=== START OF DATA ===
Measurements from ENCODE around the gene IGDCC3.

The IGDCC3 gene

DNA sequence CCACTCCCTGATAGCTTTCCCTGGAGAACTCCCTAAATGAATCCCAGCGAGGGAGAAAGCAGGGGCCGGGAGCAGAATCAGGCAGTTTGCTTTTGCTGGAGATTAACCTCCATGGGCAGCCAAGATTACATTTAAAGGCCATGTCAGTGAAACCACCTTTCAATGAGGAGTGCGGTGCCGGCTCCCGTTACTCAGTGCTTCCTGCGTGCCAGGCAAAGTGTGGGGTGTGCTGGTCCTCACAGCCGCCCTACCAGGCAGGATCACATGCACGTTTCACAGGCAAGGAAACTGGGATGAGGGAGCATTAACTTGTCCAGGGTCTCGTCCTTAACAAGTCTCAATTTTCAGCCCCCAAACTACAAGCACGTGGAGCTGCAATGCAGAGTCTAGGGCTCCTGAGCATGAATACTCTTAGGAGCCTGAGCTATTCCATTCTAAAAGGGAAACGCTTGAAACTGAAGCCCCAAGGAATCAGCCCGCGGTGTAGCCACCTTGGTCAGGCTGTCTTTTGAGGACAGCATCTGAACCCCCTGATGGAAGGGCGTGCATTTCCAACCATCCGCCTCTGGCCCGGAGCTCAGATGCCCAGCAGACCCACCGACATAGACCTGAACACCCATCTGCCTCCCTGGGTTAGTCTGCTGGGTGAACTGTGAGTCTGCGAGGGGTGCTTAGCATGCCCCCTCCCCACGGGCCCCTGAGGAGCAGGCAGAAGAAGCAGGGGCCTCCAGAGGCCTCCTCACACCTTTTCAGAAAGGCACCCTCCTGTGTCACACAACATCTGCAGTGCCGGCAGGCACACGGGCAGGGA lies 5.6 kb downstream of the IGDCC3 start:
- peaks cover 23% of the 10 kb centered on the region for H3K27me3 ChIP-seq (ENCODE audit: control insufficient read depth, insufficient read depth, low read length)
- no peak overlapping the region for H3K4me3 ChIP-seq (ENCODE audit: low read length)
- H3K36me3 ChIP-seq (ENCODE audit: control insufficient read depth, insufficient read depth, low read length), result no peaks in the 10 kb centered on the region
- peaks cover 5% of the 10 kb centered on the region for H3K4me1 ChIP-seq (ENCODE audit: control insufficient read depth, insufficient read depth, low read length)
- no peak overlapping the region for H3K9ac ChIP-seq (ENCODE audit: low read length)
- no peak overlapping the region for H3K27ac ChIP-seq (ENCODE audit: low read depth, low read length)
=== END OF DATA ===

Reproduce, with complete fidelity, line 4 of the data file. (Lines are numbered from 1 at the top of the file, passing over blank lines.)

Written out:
- peaks cover 23% of the 10 kb centered on the region for H3K27me3 ChIP-seq (ENCODE audit: control insufficient read depth, insufficient read depth, low read length)